President Bush’s speech to the United Nations last week was heralded by many of his usual critics (most notably the New York Times editorial page, which has recently assumed the role of the loyal opposition on all matters Iraq) as a step in the right direction.
“After a summer of discordant and belligerent rumblings about Iraq by various members of the administration,” the Times opined, “President Bush gave some welcome coherence to Washington’s policy yesterday in a strong and, for the most part, sensible speech to the United Nations.”
And it was rather sensible, pointing out, as it did, the considerable evidence regarding Baghdad’s human-rights violations and its continued role in “shelter[ing] and support[ing] terrorist organizations that direct violence against Iran, Israel and Western governments.”
There were, significantly, no moments reminiscent of Adlai Stevenson’s photographs providing incontrovertible evidence of the presence of Soviet missiles in Cuba — that is, no smoking gun directly linking Baghdad to the Sept. 11 attacks. Instead, there were later assurances both by President Bush and Secretary of State Colin Powell that more evidence would be forthcoming.
For a man who has exhibited a strong aversion to international agreements in the past, President Bush’s speech was also remarkable for its focus on U.N resolutions as the method for bringing about democratization in Iraq.
“The United States,” President Bush said, “helped found the United Nations. We want the United Nations to be effective and respectful and successful. We want the resolutions of the world’s most important multilateral body to be enforced. And right now, those resolutions are being unilaterally subverted by the Iraqi regime.” He went on to list those resolutions and to suggest some new resolutions the United Nations might issue to enforce the subverted ones.
But before praising our president for his newfound willingness to work with the rest of the world, we should consider the implications of the path he has chosen — namely, U.N. resolutions. Even the most perfunctory examination of U.N. resolutions, particularly those regarding Israel, reveals the United States should be careful to call for their enforcement.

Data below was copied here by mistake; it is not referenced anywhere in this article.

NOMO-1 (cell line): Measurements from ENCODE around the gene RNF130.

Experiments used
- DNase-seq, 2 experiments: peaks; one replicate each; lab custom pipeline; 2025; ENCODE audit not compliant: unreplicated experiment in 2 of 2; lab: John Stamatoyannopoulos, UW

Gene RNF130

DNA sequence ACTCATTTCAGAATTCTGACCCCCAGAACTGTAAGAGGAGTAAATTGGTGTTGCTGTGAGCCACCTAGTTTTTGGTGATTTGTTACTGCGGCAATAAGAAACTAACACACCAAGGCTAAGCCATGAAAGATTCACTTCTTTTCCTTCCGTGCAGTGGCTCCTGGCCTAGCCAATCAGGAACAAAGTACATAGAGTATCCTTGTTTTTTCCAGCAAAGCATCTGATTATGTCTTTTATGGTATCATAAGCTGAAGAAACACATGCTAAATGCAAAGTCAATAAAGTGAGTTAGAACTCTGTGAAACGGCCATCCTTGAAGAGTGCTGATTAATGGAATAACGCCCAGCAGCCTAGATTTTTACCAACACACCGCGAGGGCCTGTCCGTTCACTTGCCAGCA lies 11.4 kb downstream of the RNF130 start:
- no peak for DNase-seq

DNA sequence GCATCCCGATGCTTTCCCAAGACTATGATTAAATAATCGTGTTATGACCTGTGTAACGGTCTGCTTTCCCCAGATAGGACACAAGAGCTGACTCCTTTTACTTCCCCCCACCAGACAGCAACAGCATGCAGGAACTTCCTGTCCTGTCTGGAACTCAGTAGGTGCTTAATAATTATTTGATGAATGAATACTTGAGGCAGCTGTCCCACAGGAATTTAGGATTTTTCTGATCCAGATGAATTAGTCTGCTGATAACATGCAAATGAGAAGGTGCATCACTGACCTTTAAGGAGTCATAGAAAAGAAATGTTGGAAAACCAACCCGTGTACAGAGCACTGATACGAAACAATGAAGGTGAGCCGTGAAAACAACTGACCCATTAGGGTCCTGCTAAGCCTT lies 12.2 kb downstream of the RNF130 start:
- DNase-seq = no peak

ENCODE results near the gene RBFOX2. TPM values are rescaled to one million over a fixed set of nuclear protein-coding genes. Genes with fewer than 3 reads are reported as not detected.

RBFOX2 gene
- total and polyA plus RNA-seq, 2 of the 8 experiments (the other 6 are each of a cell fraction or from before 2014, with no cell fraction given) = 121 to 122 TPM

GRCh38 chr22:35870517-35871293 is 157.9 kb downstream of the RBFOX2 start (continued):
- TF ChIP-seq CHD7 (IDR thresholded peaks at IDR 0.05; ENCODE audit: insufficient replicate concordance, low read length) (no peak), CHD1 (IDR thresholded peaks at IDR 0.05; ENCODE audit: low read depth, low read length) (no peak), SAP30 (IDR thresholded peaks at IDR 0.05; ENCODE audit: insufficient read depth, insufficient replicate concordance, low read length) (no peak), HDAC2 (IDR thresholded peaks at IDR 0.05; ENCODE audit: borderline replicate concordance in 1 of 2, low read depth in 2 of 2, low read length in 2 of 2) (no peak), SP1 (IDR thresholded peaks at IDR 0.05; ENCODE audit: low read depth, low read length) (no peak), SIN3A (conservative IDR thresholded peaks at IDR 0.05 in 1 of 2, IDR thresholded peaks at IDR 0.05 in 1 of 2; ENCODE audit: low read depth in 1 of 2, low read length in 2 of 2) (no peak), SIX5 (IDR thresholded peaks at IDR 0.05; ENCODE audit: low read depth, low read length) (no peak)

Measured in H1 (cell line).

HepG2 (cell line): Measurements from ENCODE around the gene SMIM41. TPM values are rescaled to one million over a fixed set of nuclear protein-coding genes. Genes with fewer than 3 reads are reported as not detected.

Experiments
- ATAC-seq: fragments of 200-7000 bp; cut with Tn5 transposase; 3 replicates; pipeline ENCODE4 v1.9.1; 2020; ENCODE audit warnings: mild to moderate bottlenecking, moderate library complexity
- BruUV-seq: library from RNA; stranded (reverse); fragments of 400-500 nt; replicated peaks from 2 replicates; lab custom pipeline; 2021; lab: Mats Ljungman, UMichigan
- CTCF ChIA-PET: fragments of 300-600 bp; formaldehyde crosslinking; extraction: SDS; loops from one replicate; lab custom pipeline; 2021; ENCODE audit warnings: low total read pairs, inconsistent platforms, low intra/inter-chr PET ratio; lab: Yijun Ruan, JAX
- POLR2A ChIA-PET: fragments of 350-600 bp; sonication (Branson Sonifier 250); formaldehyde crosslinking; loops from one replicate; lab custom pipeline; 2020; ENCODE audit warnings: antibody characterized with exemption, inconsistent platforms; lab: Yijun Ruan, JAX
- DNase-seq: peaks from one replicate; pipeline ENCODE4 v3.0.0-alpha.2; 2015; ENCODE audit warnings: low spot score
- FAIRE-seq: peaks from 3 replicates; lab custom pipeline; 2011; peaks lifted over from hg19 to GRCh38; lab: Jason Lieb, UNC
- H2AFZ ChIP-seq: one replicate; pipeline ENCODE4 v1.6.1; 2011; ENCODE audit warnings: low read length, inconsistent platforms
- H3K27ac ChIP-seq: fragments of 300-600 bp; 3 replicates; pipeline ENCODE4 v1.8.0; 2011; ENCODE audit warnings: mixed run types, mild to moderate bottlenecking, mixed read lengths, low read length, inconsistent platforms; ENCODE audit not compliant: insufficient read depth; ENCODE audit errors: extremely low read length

According to the U.N.’s website on the Arab/Israeli conflict (domino.un.org/UNISPAL.NSF/test.htm!OpenPage), the U.N. Security Council has issued tens of thousands of resolutions on the matter, with the General Assembly issuing just as many. If these thousands of resolutions have anything in common, it is that they are, as a general rule, viscerally anti-Israel.
United Nations Security Council Resolution 1322 provides a fairly representative example. Issued in October 2000, in the wake of the Palestinian uprising against Israel, the resolution wastes no time in condemning Israel not only for “provoking” the second intifada (with Ariel Sharon’s now-infamous visit to Al-Haram Al-Sharif in Jerusalem) but also for responding to it.
The Security Council “condemns acts of violence, especially the excessive use of force against the Palestinians, resulting in injury and loss of human life” and “calls upon Israel, the occupying Power, to abide scrupulously by its legal obligations and its responsibilities under the Fourth Geneva Convention relative to the Protection of Civilian Persons in Time of War of 12 August 1949.”
In case the diplomatic mumbo-jumbo leaves your head spinning, allow me to summarize: Israel, under relentless attack from ragtag groups of suicide bombers who foreswear any distinction between military and civilian targets, conducts sophisticated military operations to defend itself during which many Palestinian civilians are unintentionally and tragically killed. Immediately thereafter, Israel is condemned for its actions and admonished to abide by the Geneva Convention governing the protection of civilians.
This is the intractable lens through which the U.N. Security Council views the conflict — as big, bad Israel picking on poor, innocent Palestine — and its proceedings reflect this distorted perspective. In resolution after resolution, the U.N. Security Council has put reason aside to criticize Israel for failing to meet a standard to which no other country is, or reasonably should be, held.
My lack of faith in United Nations resolutions should not be understood as an implicit endorsement of the unilateralist inclinations of many in the Bush administration. The United States may be the greatest superpower in the history of the world, but that hardly grants us the right to flout international law (established, of course, by the United Nations) by unilaterally infringing on the sovereignty of another nation.
If, however, Iraq were proven to have infringed on any country’s sovereignty through the sponsorship of terrorism (and I don’t think anyone has yet proven that it does), then the international community would have every right to respond appropriately.
It seems hopeless, however, to place our hope for that international response in a body that has demonstrated time and time again its desire to demonize the victims of terrorism while championing its proponents.
–Chris McCall ([email protected]) is a senior majoring in German and political science.